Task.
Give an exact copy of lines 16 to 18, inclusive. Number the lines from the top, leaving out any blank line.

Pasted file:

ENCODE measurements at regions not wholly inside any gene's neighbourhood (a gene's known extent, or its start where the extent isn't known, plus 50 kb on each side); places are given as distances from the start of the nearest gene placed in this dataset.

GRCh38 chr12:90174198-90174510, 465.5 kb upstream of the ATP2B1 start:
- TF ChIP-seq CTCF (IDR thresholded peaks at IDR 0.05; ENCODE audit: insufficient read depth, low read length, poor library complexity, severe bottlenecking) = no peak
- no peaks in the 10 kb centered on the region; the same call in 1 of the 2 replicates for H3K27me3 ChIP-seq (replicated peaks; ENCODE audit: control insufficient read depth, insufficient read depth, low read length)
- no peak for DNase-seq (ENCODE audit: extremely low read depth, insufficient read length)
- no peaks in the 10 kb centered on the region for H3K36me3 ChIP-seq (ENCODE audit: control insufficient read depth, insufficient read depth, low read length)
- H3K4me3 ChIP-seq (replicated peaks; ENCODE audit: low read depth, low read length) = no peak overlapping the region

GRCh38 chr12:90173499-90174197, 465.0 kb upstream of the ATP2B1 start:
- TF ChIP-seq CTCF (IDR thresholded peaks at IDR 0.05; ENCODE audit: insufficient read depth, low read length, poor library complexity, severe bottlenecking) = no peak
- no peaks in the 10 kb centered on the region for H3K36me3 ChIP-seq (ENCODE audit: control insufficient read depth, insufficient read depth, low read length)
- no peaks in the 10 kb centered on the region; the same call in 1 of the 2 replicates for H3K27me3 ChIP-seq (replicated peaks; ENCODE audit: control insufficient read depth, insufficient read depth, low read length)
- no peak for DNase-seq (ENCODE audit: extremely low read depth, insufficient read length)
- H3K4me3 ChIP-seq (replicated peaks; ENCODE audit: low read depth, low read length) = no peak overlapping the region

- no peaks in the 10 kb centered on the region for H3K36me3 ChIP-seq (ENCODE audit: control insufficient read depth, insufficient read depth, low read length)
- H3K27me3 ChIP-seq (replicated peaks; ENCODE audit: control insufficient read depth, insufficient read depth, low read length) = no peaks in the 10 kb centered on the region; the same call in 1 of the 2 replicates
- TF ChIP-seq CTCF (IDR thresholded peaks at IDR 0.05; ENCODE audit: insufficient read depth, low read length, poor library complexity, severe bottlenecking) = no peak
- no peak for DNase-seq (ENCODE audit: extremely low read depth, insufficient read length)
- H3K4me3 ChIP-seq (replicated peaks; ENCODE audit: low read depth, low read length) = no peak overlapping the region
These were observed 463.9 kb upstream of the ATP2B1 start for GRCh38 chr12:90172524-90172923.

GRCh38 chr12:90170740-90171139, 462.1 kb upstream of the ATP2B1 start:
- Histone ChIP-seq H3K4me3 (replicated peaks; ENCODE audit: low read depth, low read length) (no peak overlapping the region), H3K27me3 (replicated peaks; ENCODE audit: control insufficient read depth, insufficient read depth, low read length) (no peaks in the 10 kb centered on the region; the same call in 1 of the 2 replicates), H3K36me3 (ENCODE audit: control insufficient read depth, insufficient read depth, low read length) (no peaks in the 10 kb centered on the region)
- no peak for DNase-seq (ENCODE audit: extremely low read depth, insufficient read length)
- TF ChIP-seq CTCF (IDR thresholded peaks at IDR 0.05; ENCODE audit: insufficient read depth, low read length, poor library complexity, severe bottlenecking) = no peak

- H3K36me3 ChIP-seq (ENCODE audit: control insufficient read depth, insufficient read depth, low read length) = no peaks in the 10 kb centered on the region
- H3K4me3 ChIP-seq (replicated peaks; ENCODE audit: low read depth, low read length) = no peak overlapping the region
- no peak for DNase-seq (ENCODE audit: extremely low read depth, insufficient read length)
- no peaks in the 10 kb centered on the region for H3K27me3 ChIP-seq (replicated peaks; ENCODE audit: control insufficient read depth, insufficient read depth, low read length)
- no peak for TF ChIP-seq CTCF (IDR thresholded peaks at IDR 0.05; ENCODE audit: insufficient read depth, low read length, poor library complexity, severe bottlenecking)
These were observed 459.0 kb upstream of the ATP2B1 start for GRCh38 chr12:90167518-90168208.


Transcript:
- TF ChIP-seq CTCF (IDR thresholded peaks at IDR 0.05; ENCODE audit: insufficient read depth, low read length, poor library complexity, severe bottlenecking) = no peak
- no peak for DNase-seq (ENCODE audit: extremely low read depth, insufficient read length)
- H3K4me3 ChIP-seq (replicated peaks; ENCODE audit: low read depth, low read length) = no peak overlapping the region